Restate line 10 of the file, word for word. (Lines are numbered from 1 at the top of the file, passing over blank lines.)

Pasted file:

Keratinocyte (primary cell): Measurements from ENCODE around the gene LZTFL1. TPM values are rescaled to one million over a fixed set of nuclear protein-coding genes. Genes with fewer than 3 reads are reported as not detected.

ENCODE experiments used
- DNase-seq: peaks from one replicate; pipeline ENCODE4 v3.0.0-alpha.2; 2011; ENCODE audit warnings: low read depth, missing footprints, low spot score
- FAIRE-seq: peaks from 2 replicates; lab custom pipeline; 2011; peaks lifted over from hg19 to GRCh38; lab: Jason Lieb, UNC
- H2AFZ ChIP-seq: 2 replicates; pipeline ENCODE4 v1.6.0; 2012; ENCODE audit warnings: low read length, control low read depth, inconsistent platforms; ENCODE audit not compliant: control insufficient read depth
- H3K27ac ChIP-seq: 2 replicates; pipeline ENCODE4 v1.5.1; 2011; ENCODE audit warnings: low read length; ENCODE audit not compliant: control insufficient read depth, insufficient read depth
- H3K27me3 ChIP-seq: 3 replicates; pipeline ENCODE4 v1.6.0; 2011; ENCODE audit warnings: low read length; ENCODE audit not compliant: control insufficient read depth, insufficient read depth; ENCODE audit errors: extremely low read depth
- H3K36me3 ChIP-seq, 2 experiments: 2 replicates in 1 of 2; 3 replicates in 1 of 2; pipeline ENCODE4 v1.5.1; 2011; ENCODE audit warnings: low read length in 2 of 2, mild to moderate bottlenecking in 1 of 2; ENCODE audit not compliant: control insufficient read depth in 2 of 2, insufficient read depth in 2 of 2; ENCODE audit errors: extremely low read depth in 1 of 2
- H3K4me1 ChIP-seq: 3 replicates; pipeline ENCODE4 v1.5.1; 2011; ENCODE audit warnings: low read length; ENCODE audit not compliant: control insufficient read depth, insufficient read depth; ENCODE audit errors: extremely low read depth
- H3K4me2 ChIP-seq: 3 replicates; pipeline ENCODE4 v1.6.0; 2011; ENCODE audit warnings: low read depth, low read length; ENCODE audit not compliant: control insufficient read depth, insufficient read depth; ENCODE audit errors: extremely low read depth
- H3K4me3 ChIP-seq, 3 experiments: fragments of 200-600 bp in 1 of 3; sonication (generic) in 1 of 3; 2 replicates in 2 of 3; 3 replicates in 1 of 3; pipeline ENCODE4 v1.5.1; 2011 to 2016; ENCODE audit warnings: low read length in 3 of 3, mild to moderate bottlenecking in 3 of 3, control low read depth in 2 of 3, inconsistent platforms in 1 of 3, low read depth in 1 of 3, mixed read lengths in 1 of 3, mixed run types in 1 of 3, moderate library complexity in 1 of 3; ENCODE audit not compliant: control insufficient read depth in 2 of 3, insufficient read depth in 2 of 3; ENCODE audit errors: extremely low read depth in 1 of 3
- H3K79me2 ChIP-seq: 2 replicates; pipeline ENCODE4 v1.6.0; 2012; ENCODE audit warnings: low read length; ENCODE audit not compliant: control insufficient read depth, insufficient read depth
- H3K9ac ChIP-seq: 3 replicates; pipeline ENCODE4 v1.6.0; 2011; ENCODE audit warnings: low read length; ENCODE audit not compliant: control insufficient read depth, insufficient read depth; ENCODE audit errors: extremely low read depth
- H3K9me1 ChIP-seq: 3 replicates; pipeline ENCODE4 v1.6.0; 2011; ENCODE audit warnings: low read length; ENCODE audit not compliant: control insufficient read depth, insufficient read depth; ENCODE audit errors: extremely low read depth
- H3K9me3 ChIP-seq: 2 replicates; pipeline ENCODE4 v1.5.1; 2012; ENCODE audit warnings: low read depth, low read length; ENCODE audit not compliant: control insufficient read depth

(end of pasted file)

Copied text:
- H3K4me2 ChIP-seq: 3 replicates; pipeline ENCODE4 v1.6.0; 2011; ENCODE audit warnings: low read depth, low read length; ENCODE audit not compliant: control insufficient read depth, insufficient read depth; ENCODE audit errors: extremely low read depth